This past month many Americans received relief from The America’s Rescue Plan that was signed into law by the Democrats and President Biden. The plan a $1400 stimulus check for individuals making under $75,000 year, with $1,400 additional per child of qualifying households, extended unemployment until September 6 and added an additional $300 a week to unemployment payments. America’s Rescue Plan did not directly address that housing insecurity that many Americans are facing. Namely, it didn’t extend the eviction moratorium that was set to expire at the end of March. The CDC has stepped in to extend the nationwide eviction ban until June 30th. The CDC felt that people being evicted while the country is still in the middle of a pandemic may derail efforts to control the spread of covid. Property owners have criticized the extension stating that they can’t continue to house people for free. Those suffering from housing insecurity can receive rental aid as part of the package passed by Congress. However, it may take recipients a few months to receive the aid depending on the state. Below are a few more details from CNBC about the eviction extension. You can learn more about rental aid here.
“The COVID-19 pandemic has presented a historic threat to the nation’s public health,” CDC director Dr. Rochelle Walensky said in a statement. “Keeping people in their homes and out of crowded or congregate settings — like homeless shelters — by preventing evictions is a key step in helping to stop the spread of COVID-19.”
The eviction ban was scheduled to expire in two days, and advocates warned of a spike in evictions without an extension.
Around 20% of adult renters said they didn’t pay last month’s rent, according to a survey published in March by the Census Bureau. Closer to 33% of Black renters reported the same.
Likely informing the health agency’s decision to extend the ban for three months is the fact that mass evictions could undermine the country’s attempts to get the coronavirus pandemic under control. That’s because many displaced people double up with family members or friends or are forced to turn to crowded shelters.
During the pandemic, 43 states and the District of Columbia temporarily prohibited evictions, some for as little as 10 weeks. Researchers found that allowing evictions to continue in these states caused as many as 433,700 excess cases of Covid-19 and 10,700 additional deaths in the U.S. between March and September, when the CDC ban went into effect nationwide.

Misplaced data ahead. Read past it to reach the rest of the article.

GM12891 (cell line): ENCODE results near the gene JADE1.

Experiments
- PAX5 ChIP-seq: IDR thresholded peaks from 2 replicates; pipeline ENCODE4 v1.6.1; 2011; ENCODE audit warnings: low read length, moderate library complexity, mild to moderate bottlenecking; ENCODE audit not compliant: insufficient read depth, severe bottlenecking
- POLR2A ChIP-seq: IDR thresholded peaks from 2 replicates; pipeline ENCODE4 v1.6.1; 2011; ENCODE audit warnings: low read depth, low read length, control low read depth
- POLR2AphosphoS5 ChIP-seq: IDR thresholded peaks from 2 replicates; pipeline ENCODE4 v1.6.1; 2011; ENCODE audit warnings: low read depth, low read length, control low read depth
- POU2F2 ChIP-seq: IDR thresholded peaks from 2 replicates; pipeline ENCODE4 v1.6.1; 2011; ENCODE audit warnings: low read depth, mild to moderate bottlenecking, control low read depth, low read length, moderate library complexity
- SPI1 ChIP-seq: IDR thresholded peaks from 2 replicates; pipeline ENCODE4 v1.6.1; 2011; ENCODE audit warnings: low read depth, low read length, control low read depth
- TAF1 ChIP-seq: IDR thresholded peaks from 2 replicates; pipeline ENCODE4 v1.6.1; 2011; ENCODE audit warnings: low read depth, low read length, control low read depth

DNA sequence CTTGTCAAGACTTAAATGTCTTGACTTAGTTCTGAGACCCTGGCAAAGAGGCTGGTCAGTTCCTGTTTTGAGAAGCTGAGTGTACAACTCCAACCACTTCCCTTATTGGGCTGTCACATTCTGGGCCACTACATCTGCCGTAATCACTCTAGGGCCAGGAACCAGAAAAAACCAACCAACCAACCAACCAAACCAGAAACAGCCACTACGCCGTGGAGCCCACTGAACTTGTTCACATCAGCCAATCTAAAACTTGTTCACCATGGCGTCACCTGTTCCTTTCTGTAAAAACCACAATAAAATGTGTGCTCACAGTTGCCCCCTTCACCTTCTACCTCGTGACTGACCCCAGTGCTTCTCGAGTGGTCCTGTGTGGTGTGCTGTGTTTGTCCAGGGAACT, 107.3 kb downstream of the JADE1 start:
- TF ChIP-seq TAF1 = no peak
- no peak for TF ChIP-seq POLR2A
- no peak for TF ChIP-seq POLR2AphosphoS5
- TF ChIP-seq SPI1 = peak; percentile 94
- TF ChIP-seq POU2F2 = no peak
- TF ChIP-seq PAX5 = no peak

“When you’re looking at an infectious disease like Covid-19, evictions can have an impact not only on the health of evicted families, but also on the health of the broader community,” said Kathryn Leifheit, one of the study’s authors and a postdoctoral fellow at the UCLA Fielding School of Public Health.
At least two federal judges have questioned the CDC’s power to ban evictions. And property owners have criticized the policy and say landlords can’t afford to continue housing people for free.
“Short-term policies like eviction moratoria leave renters accruing insurmountable debt and jeopardize the ability for rental housing providers to provide safe, affordable housing,” said Bob Pinnegar, president of the National Apartment Association.
I know many landlords are concerned that they are losing out on money or won’t be able to pay their bills if tenants don’t pay rent, but there are funds to help landlords pay their mortgage. We need to look at these eviction ban extensions as something that will help not only tenants, but the landlord and economy in the long run. The roll out of the vaccine has be quite efficient across the country. Here in Houston the rollout has been fantastic, but I have been hearing that smaller towns are not having the same luck as the bigger cities in Texas. Seeing people on social media in other states getting their vaccines is giving me hope that we are approaching some sort of normalcy after this fakakta year. I’m didn’t realize that the CDC has the authority to enact eviction bans. I thought that was in the hands of federal and state governments. But I understand that having an increase in homelessness could pose a public safety issue.
I find it alarming that 20% of adults were unable to pay their rent in the month of March. That can definitely pose a problem with economic instability as well as a humanitarian crisis. I hope our economy bounces back and that small businesses and restaurants will be able to safely open up. I also hope corporations are learning the value of letting employees work from home. Hopefully this 90 day eviction ban will allow those financially affected by the pandemic to get the aid they need and find work to support their families. It is time that the world move forward from this traumatic experience. It’s important that we do it together and not leave people who are struggling behind.
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